We started out with Special Use Airspaces of which there are 5:

Prohibited – These are always off limits, generally they are covering things like the white house. You’ll notice a “P” on the chart.

Restricted –  Restricted airspace tends to mean the military is doing something you don’t want to be involved in. Straight from the FAA: Restricted areas denote the existence of unusual, often invisible, hazards to aircraft such as artillery firing, aerial gunnery, or guided missiles. Penetration of restricted areas without authorization from the using or controlling agency may be extremely hazardous to the aircraft and its occupants.”

MOA (Military Operations Areas) – A military operations area (MOA) is “airspace established outside Class A airspace to separate or segregate certain nonhazardous military activities from IFR Traffic and to identify for VFR traffic where these activities are conducted.” (14 CFR §1.1, U.S.A.) Similar structures exist under international flight standards. These are designed for routine training or testing maneuvers. Areas near actual combat or other military emergencies are generally designated as restricted airspace.

Warning Areas – Warning areas are similar in nature to restricted areas; however, the United States government does not have sole  jurisdiction over the airspace. A warning area is airspace of defined dimensions, extending from 12 NM outward from the coast of the United States, containing activity that may be hazardous to nonparticipating aircraft. The purpose of such areas is to warn nonparticipating pilots of the potential danger.

Alert Area – Alert areas are depicted on aeronautical charts with an “A” followed by a number (e.g., A-211) to inform nonparticipating pilots of areas that may contain a high volume of pilot training or an unusual type of aerial activity.

Finally to make it slightly more confusing there are things known as “other airspace areas”.  Generally it’s a term referring to the majority of the remaining airspace. It includes:
* Local airport advisory
* Military training route (MTR)
* Temporary flight restriction (TFR)
* Parachute jump aircraft operations
* Published VFR routes
* Terminal radar service area (TRSA)
* National security area (NSA)

We care about all of those but we really care about TFRs, which are defined as: A flight data center (FDC) Notice to Airmen (NOTAM) is issued to designate a TFR. The NOTAM begins with the phrase “FLIGHT RESTRICTIONS” followed by the location of the temporary restriction, effective time period, area defined in statute miles, and altitudes affected. The NOTAM also contains the FAA coordination facility and telephone number, the reason for the restriction, and any other information deemed appropriate. The pilot should check the NOTAMs as part of flight planning.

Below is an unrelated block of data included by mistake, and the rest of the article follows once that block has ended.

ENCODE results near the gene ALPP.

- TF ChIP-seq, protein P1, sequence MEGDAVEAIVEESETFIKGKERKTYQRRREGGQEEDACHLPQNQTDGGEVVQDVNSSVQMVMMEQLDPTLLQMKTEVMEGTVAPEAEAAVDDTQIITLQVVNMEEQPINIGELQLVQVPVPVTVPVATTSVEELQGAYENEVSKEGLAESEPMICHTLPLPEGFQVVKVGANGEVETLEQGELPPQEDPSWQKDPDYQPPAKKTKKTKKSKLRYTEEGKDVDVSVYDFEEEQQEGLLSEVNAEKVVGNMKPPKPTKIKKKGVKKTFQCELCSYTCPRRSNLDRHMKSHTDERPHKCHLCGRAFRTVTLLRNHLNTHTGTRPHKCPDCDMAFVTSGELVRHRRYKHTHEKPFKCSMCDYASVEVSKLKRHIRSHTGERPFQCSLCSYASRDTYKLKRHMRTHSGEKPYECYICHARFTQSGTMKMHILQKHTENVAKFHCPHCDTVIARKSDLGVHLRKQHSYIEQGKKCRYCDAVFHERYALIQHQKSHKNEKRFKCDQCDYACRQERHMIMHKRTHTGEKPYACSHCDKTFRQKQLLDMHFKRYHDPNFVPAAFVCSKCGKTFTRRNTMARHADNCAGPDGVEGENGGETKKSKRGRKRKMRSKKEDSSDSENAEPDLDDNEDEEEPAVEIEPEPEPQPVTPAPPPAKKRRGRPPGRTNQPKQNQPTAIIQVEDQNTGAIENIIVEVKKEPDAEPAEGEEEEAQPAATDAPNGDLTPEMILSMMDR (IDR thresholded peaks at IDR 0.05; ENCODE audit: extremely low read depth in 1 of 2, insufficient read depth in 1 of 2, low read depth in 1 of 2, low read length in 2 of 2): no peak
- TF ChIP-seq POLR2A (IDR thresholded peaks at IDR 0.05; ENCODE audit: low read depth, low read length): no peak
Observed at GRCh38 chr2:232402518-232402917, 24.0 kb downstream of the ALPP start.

Some of the purposes for establishing a TFR are:
* Protect persons and property in the air or on the surface from an existing or imminent hazard.
* Provide a safe environment for the operation of disaster relief aircraft.
* Prevent an unsafe congestion of sightseeing aircraft above an incident or event, which may generate a high degree of public interest.

Make sense?  Yep.  Me too.

Below is a sectional for Washington DC.  Again, there is an unholy amount of restricted and prohibited airspace on that chart.  I can’t imagine planning a flight around that area but know it’s possible because I have flown in to DCA in a KingAir.  The pilot was seasoned but man… what a pain.

Midwest helictoper washington-dc-sectional-chart

 

 

guimbal31Lots to cover from this class.  There’s  a couple different rotor systems in that picture to the right so we’ll start with that.

There are basically 3 systems that mean something to us, fully articulated, rigid, and semi-rigid.

Fully articulated rotors has blades that are attached to the hub through hinges that let the blade move independently. These rotor systems usually have three or more blades. The Guimbal has an articulated 3 blade rotor.

Rigid rotor system are simpler than a fully articulated rotors. Loads from flapping and lead/lag forces are accommodated through rotor blades flexing, rather than through hinges. These blades are super tough and I think that’s what the redbull helicopters have.

Semi-rigid rotors have two blades that meet just under a common flapping or teetering hinge at the rotor shaft. If you yank down on one end of the blade the other will rise.  R22s have these types of rotors.

We spent some time on flapping and feathering then moved into dissymmetry of lift. The technical definition is Dissymmetry of lift in rotorcraft aerodynamics refers to an uneven amount of lift on opposite sides of the rotor disc. It is a phenomenon that affects single-rotor helicopters in forward flight.

To go a little deeper … When dissymmetry causes the retreating blade to experience less airflow than required to maintain lift, a condition called retreating blade stall can occur. This causes the helicopter to roll to the retreating side and pitch up (due to gyroscopic precession – there is a great video HERE). This situation, when not immediately recognized can cause a severe loss of aircraft controllability. SO you’re about to have a real bad day. Dissymmetry is countered by “blade flapping”: rotor blades are designed to flap – lift and twist in such a way that the advancing blade flaps up and develops a smaller angle of attack, thus producing less lift than a rigid blade would. There is a great video of a hind rotor doing something close.  I’ll look for it, but the short of it is, the retreating blade flaps down and develops a higher angle of attack grabbing more lift.